Instructional Resource Self-Evaluation Tool

Citation

Backe, K., Braun, S.M., & O’Neill, R. A. (2021) Instructional Resource Self- Tool - Version 3.0. Oregon State University Extension Service Outdoor School Program, Corvallis, Oregon.

https://outdoorschool.oregonstate.edu/about-us/research-evaluation-asse…

Background

This tool is part of a suite of self- tools developed by the Oregon State University Extension Service Outdoor Schools program to evaluate 5th- and 6th-grade outdoor school programs in the state of Oregon. While the tools are designed for outdoor education programs as part of public schools (or formal education), the creators of the tools they can be applicable to other formal, non-formal or informal contexts. The three self-evaluation tools include the following: 

  • Instructional Resource Self-Evaluation Tool (IRSET): 
  • Cultural Responsiveness Self-Evaluation Tool (CRSET)
  • Special Education and Self-Evaluation Tool (SEASET)

Format

Self-evaluation rubrics. The tool is presented as a set of three rubrics, one for each of three themes: 

  1. Context and Settings for Learning
  2. Content and Integration
  3. Instruction and Pedagogy

Each rubric has between four and seven characteristics and definitions that allow the evaluating stakeholders to qualify each characteristic as absent, emerging, and/or highly effective. An additional column provides space for you to record evidence or specific examples for the qualification(s) that you chose. A Curriculum Report and Improvement Plan template is provided to summarize results across all three rubrics, and to seed team reflection and discussion for improvement and change.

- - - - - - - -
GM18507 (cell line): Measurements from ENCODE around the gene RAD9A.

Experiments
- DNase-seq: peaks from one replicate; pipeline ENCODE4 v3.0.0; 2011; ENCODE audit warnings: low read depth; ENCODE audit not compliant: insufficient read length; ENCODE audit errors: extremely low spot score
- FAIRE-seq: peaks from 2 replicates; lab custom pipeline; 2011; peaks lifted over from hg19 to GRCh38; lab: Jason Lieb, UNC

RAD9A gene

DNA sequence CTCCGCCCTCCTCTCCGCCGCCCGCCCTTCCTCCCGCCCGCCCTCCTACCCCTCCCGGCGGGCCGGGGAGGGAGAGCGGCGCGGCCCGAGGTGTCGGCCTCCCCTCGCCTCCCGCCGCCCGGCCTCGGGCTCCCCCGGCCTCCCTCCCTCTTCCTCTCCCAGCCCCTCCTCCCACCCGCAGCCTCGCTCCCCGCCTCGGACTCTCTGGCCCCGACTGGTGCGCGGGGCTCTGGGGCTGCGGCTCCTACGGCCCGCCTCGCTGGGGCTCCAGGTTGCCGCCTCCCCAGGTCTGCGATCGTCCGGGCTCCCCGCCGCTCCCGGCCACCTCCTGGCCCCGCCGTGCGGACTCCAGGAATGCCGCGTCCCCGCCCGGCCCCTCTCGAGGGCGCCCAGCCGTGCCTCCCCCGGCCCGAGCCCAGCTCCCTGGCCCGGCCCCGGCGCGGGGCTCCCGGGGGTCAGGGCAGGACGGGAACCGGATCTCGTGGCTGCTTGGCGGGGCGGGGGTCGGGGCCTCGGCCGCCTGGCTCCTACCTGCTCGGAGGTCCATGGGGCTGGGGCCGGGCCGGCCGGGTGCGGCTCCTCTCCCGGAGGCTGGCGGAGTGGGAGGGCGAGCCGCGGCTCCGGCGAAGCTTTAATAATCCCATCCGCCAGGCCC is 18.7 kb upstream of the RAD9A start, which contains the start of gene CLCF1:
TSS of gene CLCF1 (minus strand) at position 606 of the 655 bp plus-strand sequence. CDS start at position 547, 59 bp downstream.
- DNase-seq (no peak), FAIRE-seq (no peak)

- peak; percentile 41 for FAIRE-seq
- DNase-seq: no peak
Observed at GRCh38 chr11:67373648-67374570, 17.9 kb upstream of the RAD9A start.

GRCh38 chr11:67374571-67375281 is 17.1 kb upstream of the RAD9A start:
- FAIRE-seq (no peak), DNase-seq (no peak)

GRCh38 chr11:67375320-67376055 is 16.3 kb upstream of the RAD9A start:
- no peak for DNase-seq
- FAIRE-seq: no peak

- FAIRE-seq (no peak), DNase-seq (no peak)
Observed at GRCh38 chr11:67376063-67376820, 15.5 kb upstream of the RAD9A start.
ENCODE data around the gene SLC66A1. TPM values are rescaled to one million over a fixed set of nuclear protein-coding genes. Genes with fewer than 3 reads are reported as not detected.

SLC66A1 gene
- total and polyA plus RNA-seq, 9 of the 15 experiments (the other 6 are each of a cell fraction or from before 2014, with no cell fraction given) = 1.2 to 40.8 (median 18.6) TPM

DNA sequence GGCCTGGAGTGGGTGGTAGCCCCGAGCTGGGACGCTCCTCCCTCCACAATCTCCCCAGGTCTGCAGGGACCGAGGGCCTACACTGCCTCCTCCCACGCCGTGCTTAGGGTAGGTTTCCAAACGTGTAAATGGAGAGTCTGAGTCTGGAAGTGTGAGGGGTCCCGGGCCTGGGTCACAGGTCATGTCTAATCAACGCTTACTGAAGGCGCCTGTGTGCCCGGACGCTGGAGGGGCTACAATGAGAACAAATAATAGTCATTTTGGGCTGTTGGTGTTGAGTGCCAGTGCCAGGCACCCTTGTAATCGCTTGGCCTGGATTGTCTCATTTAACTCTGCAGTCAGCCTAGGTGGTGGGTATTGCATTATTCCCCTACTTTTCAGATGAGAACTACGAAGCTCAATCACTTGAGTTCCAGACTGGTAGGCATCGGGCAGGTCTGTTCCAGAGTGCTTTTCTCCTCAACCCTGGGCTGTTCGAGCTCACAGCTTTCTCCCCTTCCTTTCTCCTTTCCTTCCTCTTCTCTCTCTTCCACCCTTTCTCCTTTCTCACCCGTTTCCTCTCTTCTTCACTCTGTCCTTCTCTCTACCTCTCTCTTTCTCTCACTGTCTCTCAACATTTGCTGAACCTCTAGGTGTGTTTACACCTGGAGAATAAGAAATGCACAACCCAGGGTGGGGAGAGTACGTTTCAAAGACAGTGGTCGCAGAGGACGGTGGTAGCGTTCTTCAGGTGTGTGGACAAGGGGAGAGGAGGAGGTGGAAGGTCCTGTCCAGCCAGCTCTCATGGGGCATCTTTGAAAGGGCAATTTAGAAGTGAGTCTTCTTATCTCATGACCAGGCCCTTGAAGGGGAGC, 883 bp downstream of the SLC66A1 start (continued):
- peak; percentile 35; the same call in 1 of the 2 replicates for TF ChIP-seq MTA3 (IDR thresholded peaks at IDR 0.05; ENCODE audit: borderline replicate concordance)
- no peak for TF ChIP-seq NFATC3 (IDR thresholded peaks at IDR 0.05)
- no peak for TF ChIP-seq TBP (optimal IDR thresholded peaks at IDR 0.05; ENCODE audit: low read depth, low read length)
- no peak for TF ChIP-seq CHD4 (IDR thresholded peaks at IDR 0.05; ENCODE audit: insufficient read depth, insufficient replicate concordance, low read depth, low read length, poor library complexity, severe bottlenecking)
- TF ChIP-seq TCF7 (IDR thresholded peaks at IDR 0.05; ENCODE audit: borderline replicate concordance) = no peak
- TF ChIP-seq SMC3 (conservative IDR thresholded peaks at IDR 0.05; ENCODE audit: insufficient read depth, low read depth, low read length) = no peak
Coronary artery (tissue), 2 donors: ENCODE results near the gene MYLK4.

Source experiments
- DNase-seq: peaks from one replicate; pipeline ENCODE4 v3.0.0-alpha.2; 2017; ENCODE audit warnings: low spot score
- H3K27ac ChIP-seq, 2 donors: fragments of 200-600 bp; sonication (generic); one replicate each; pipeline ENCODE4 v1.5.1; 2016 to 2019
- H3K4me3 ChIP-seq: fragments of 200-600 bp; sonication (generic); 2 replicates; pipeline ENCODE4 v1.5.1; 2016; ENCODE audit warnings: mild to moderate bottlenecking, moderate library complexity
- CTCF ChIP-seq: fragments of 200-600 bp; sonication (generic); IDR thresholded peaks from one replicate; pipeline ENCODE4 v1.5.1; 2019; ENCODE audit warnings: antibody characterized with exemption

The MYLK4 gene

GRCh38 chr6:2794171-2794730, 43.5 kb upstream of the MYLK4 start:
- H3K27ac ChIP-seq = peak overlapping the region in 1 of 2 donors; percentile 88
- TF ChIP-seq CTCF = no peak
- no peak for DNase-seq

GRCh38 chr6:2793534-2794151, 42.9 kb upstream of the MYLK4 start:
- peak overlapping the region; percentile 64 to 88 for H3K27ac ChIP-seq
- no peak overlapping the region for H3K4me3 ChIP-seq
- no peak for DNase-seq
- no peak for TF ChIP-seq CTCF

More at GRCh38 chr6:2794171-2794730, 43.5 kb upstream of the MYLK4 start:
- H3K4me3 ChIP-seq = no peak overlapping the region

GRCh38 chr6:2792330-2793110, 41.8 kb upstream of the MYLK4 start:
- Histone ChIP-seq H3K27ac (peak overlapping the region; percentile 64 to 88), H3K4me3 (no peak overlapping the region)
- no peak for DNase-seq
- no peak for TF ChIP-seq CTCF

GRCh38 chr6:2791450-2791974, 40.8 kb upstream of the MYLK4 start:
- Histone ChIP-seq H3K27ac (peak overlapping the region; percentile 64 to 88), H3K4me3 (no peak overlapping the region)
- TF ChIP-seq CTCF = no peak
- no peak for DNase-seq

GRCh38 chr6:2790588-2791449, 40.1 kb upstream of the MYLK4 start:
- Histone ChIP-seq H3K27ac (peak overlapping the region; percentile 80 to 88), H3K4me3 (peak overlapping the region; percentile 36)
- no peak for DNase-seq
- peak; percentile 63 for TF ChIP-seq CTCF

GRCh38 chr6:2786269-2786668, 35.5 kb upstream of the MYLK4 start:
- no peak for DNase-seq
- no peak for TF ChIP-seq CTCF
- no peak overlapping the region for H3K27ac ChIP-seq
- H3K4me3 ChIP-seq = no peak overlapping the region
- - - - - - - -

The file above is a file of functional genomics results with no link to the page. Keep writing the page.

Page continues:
For example, under the content and integration theme, one characteristic is whether the content is interdisciplinary. The text suggests that “absent” be chosen if the content is “unidimensional and pertains to only one discipline,” “emerging” if the content “addresses multiple disciplines, but does not integrate them…,” and “highly effective” if the content “examines issues, questions, perspectives, or topics across multiple disciplines in a cohesive manner…[and] draws students’ attention to...the ways they are integrating skills/content from multiple disciplines” (p. 11)

Audience

This tool can be used in any type of program with instructional or curriculum to evaluate.

When and how to use the tool

This self-evaluation tool can be used at any time, but ideal timing would be at a point in your programming schedule where you have the to give ample time to going through this evaluation and reflection process. For example, you might use this tool in the fall/winter before planning begins for summer programming.

Five steps are suggested:

  1. Select an evaluation team.This can include any program staff, members, participants, and any other stakeholders. 
  2. Determine the scope of this self evaluation: what curriculum or instructional resources do you wish to evaluate, and who will be involved? Evaluating the entirety of a curriculum is recommended, rather than a single lesson or subset of it.
  3. Individuals on the team read each characteristic and its definition (the far left column of each table). Estimate quality of alignment with that characteristic, circling “absent” “emerging” or “highly effective.” In the final column, provide evidence or example(s) for your choice. Ideally the entire evaluation team reviews each resource to enable all stakeholders to provide an important voice in the decision process.